Islamic State, the jihadist organization which has cut a swath of death and destruction across the Middle East and Europe, fully exploits social media to recruit new recruits.

Thousands of Muslims and Muslim converts from around the world have been brainwashed by its postings on the Internet. Having been seduced by its radical Islamic message, they’ve sacrificed themselves as fighters and suicide bombers on the battlefields of Syria and Iraq and in European cities such as Paris and Brussels.

To Islamic State, they’re little more than cannon fodder.

One of Islamic State’s most successful recruiters, the British national Anjem Choudary, managed to elude justice until very recently. But last month, he and an associate, Mohammed Mizanur Rahman, were finally nailed, and now both face a prison term of up to 10 years. Due to legal technicalities, the verdict was announced on August 16.

Choudary, trained as a lawyer, succeeded in keeping one step ahead of the law for years. But after pledging allegiance to Abu Bakr al-Baghdadi, Islamic State’s leader, and urging Muslims to obey and support him, he effectively sealed his fate. He and Rahman were convicted of posting online lectures and messages designed to whip up support for Islamic State — which is banned in Britain — and to encourage young, impressionable men to join its ranks.

Although he has protested his innocence, Choudary is a seasoned and dangerous salafist whose attitudes are wildly at odds with the values of mainstream British society.

He praised the 19 Arab terrorists who declared war on the United States on September 11, 2001. He refused to condemn the 2005 bombings in London which claimed the lives of 52 people. And he encouraged followers to kill American and British troops in Afghanistan, a call that landed him in prison for two years.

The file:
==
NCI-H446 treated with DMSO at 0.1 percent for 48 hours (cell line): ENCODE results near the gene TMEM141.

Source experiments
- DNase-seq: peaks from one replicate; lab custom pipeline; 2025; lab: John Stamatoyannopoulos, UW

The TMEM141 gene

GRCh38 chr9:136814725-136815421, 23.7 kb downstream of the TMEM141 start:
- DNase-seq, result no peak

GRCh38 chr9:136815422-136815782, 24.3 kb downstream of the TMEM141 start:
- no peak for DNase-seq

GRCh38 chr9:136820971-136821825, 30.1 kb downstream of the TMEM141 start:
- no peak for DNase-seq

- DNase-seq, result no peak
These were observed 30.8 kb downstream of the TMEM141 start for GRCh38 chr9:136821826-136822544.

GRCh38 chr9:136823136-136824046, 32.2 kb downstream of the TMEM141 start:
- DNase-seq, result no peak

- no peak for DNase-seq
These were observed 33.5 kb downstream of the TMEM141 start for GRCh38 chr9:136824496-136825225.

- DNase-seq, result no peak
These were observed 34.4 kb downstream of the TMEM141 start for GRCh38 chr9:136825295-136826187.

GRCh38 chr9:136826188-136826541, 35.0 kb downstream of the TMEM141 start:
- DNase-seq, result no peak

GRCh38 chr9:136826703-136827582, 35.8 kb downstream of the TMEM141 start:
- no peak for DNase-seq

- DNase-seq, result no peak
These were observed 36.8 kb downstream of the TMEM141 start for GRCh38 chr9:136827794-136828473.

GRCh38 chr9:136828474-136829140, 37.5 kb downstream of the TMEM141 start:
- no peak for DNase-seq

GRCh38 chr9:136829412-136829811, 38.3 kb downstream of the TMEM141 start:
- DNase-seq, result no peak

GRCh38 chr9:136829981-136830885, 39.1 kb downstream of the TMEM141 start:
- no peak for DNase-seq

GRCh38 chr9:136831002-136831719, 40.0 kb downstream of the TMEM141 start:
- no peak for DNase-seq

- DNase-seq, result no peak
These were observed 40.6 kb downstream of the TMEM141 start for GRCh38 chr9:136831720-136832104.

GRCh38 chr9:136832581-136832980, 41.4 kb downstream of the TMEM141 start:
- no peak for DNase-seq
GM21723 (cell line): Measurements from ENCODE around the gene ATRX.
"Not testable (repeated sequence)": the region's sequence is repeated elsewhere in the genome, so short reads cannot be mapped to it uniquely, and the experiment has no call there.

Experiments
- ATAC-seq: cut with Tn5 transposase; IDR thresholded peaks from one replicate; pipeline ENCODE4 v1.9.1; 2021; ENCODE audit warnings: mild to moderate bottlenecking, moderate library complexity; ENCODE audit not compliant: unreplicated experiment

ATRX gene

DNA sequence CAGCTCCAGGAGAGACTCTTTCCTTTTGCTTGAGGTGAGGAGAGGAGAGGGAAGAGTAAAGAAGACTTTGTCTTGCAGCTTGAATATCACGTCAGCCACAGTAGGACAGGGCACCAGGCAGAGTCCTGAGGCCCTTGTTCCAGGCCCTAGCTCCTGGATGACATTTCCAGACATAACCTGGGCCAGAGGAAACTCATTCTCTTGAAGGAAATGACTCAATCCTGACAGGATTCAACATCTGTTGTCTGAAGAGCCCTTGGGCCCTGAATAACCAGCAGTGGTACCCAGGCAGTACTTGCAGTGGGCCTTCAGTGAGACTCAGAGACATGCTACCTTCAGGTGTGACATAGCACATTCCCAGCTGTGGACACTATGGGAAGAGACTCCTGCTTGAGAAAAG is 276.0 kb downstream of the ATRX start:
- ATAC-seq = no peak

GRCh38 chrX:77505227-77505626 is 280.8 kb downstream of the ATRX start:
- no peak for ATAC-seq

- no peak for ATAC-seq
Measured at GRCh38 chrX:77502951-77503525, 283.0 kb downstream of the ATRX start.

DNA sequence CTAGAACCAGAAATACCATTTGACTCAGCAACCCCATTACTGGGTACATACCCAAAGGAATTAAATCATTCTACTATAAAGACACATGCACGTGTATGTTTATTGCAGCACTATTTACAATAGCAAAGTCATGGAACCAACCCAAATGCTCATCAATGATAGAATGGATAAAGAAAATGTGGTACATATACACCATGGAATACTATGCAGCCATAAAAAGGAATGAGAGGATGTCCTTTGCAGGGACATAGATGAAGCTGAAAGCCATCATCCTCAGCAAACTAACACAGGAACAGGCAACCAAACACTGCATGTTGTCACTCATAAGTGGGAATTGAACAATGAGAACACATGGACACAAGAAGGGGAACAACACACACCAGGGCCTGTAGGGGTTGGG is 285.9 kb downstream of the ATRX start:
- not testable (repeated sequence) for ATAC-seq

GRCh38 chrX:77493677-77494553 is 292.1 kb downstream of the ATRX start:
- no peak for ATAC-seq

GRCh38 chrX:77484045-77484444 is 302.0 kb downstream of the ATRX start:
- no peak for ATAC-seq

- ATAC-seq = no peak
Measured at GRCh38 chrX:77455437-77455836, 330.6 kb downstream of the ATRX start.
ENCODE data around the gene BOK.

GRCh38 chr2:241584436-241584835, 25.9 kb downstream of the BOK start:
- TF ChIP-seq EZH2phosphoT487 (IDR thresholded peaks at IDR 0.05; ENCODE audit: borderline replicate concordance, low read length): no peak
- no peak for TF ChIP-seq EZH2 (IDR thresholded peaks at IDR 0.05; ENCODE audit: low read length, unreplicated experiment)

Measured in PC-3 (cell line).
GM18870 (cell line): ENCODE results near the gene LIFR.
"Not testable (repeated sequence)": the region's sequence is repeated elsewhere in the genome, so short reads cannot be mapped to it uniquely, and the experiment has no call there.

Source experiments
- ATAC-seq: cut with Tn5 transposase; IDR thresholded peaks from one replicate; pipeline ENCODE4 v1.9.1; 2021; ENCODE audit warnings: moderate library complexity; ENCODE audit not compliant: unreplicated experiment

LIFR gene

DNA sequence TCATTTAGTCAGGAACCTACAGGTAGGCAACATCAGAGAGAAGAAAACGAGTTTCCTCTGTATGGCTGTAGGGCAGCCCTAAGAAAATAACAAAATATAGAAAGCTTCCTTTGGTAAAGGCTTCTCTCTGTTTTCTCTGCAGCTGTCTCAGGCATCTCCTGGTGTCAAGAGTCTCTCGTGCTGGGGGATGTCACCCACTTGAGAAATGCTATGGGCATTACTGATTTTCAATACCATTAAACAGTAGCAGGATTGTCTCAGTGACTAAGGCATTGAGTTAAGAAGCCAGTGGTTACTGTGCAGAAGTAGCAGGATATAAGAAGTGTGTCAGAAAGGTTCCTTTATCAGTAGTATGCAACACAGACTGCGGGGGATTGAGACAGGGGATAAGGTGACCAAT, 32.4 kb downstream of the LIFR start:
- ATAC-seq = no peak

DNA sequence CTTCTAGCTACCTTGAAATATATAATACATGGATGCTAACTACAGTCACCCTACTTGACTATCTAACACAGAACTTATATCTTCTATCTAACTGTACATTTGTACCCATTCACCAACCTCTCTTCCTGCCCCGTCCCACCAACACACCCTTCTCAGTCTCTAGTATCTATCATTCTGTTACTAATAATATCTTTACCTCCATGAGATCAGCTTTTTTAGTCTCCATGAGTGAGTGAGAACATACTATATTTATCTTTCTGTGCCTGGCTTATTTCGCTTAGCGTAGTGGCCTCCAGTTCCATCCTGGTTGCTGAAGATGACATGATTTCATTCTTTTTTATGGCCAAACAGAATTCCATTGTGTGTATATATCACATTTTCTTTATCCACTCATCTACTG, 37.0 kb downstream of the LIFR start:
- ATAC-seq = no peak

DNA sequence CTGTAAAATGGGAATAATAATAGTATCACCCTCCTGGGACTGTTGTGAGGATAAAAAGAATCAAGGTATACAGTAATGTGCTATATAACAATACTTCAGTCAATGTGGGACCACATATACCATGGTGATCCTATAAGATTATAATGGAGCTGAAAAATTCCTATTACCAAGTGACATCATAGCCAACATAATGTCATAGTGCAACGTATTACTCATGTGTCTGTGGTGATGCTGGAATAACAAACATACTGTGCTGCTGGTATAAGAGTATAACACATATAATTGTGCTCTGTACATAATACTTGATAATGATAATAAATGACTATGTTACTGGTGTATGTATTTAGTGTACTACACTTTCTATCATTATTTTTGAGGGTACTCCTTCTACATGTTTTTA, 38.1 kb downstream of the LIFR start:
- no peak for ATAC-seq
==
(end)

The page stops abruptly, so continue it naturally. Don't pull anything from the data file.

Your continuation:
Beyond being a promoter of terrorism, Choudary incensed many Britons by calling for the conversion of Buckingham Palace into a grand mosque and by declaring that the black flag of Islamic State should fly over the prime minister’s residence at 10 Downing Street.

Choudary’s notoriety was also forged by his connection to and leadership of Al-Muhajiroun, a now-banned Islamic fundamentalist group founded by his mentor, Omar Bakri Mohammed, who was expelled from Britain 11 years ago.

Al-Muhajiroun, a deeply antisemitic outfit, promoted conspiracy theories about Jews and engaged in Holocaust denial, but above all it was an incubator of terrorism.

Three examples will suffice.

One of Al-Muhajiroun’s followers, Asif Mohammed Hanif, a British citizen of Pakistani descent, achieved infamy on April 30, 2003 by walking into Mike’s Place, a Tel Aviv cafe near the U.S. embassy, and detonating a bomb. The blast killed three people and injured 50. (His accomplice, Omar Khan Sharif, fled after his suicide vest failed to explode. His body was found some days later in the Mediterranean Sea).

Mohammed Sidique Khan, the mastermind of the London underground bombings, was linked to Al-Muhajiroun.

Four men –Mohammed Chowdhury, Shah Rahman, Gurukanth Desai and Abdul Miah — pleaded guilty in a multifaceted plot to blow up the London Stock Exchange and the U.S. embassy and to kill two rabbis and the then mayor of London, Boris Johnson. All four had formal links to Al-Muhajiroun and Islam4UK, another organization led by Choudary that was eventually banned.

The plotters were apparently inspired by Anwar Al-Awlaki, a Yemenite-born American imam whose inflammatory lectures could be downloaded on the Al-Ghurabaa website, a successor group of Al-Muhajiroun.

Given his dismal record, Choudary is definitely a real and present danger to public order who deserves the maximum penalty. The judge who hands down a sentence on September 6 should make an example of him.

It’s clear that Britain needs to discourage the Anjem Choudarys of the future.